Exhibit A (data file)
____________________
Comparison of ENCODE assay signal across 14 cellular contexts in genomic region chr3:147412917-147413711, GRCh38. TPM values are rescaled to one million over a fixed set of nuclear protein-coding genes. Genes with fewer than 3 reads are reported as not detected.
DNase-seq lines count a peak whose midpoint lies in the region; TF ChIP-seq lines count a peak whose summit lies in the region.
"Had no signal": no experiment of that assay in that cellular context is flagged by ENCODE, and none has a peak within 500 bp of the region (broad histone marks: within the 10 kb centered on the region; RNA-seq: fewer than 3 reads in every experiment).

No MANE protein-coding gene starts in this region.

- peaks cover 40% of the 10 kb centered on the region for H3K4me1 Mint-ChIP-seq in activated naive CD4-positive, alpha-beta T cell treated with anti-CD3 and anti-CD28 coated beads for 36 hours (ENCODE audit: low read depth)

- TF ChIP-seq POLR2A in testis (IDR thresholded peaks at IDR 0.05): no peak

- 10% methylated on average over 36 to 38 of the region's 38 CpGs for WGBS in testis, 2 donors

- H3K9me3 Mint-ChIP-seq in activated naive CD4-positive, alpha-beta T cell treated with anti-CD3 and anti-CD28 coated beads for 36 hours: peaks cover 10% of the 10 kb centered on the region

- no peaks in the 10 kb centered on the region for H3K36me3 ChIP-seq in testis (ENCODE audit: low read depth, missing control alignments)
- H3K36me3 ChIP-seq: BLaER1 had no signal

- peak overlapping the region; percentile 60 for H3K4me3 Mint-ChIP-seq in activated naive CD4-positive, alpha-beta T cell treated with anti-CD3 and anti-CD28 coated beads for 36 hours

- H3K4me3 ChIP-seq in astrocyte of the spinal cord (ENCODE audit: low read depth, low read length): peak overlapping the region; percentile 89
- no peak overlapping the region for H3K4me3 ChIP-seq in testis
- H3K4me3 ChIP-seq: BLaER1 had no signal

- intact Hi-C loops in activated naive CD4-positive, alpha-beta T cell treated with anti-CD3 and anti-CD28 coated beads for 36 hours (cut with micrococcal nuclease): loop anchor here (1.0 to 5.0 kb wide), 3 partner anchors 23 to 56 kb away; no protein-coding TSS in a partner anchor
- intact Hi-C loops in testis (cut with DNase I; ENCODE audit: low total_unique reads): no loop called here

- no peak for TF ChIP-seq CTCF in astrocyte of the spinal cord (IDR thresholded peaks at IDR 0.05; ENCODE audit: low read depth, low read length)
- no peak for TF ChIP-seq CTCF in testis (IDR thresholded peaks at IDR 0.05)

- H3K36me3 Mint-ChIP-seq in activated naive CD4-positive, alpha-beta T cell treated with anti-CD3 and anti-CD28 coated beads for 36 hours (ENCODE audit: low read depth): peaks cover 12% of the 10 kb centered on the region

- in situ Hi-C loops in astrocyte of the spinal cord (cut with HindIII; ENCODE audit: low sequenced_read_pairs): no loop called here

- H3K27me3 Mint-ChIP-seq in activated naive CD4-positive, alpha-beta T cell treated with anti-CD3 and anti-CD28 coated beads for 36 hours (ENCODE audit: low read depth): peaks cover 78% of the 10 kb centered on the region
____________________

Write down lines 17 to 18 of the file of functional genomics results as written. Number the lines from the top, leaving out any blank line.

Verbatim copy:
- no peak for TF ChIP-seq CTCF in astrocyte of the spinal cord (IDR thresholded peaks at IDR 0.05; ENCODE audit: low read depth, low read length)
- no peak for TF ChIP-seq CTCF in testis (IDR thresholded peaks at IDR 0.05)